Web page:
The destroyed Venga village following a Tsunami Wednesday Feb. 6, 2013, in Temotu province, Solomon Islands. The damage seen is part the survey by the assessment crew of the aid organisation World Vision. Solomon Islands authorities say at least four people are missing and presumed dead after an earthquake triggered a tsunami. Waves of up to 5 feet hit the western side of Santa Cruz Island and damaged up to 80 properties. Dozens of aftershocks have followed. Other tsunami warnings are canceled. (AP Photo / World Vision)
SYDNEY (AP) — A strong aftershock rattled the Solomon Islands on Friday morning, forcing the South Pacific country's prime minister to forgo a visit to remote villages ravaged by a tsunami that killed at least nine people.
Prime Minister Gordon Darcy Lilo was on a plane to Santa Cruz Island in the eastern Solomons to assess damage when the aftershock hit, said Silas Lilo, a spokesman for his office. The plane was forced to return to the capital Honiara.
There were no immediate reports of further damage or casualties. The 6.6-magnitude aftershock was one of many since the 8.0 earthquake that set off Wednesday's tsunami.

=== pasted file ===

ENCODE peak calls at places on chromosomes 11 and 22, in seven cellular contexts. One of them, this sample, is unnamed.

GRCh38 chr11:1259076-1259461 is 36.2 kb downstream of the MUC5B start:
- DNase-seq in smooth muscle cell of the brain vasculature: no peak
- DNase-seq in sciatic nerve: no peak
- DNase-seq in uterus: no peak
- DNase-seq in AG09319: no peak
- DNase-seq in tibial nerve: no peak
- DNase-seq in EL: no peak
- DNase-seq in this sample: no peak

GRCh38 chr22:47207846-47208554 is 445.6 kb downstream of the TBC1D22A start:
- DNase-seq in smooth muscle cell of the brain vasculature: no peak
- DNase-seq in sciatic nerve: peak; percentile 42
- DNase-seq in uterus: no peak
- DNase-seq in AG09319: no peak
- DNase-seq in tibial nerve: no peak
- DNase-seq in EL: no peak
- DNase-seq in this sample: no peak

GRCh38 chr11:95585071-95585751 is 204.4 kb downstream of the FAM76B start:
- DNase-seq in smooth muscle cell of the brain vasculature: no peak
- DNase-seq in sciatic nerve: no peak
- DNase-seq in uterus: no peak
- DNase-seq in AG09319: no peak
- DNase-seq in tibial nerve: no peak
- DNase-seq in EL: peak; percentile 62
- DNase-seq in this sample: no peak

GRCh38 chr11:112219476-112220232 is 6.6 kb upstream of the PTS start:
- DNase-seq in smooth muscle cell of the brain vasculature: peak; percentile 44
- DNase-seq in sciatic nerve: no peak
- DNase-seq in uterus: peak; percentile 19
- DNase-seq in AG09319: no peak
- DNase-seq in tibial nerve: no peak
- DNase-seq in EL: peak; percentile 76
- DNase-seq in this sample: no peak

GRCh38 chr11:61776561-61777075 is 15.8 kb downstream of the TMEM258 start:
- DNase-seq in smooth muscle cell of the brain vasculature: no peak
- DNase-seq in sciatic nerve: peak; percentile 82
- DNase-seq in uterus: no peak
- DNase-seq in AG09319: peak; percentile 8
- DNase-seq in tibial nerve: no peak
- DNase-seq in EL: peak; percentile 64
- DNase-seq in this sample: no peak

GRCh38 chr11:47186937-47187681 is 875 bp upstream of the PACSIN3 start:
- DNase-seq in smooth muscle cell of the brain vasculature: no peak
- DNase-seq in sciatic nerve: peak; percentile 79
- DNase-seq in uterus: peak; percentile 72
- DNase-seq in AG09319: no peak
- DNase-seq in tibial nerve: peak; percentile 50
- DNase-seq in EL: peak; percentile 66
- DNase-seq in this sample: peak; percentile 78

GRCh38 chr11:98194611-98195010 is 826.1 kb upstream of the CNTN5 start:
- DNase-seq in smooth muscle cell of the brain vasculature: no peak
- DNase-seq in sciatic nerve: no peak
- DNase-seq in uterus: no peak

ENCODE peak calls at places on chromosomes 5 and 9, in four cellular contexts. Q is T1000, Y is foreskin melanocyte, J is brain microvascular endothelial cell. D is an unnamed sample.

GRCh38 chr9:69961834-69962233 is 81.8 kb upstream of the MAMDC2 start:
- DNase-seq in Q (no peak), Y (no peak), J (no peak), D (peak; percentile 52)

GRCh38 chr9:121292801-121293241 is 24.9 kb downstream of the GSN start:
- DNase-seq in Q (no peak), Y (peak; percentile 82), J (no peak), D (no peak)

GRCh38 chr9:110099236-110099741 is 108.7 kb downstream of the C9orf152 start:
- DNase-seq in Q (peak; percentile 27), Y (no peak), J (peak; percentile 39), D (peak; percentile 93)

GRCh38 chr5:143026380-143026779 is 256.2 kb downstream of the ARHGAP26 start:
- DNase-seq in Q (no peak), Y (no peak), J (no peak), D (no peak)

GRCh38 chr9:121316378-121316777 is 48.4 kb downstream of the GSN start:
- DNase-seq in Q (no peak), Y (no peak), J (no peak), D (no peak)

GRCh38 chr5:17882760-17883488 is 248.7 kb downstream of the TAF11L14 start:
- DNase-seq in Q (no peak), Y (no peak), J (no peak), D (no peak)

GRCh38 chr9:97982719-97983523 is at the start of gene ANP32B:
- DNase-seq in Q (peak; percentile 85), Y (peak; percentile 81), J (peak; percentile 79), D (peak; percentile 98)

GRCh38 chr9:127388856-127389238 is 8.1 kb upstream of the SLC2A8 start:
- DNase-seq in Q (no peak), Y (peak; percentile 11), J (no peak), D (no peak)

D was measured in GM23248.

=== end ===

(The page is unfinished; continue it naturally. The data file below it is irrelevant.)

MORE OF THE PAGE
Waves 1.5-meter (5-foot) tall roared inland on Santa Cruz, damaging or destroying an estimated 100 homes across five villages.
Five elderly villagers and a child who couldn't outrun the rushing water were killed, said George Herming, a spokesman for the prime minister. Three more bodies were found Thursday, but Herming said details of how those victims died were not immediately available.
Several others are missing and dozens of strong aftershocks were keeping frightened villagers from returning to the coast, Herming said.
"People are still scared of going back to their homes because there's nothing left, so they are residing in temporary shelters on higher ground," Herming said.
Disaster officials were en route to the isolated area Thursday after the local airport, which was flooded by the tsunami, was finally cleared of debris.
The Solomons comprise more than 200 islands with a population of about 552,000 people. They lie on the "Ring of Fire" — an arc of earthquake and volcanic zones that stretches around the Pacific Rim and where about 90 percent of the world's quakes occur.
More than 50 people were killed and thousands lost their homes in April 2007 when a magnitude-8.1 quake hit the western Solomon Islands and a tsunami crashed into coastal villages.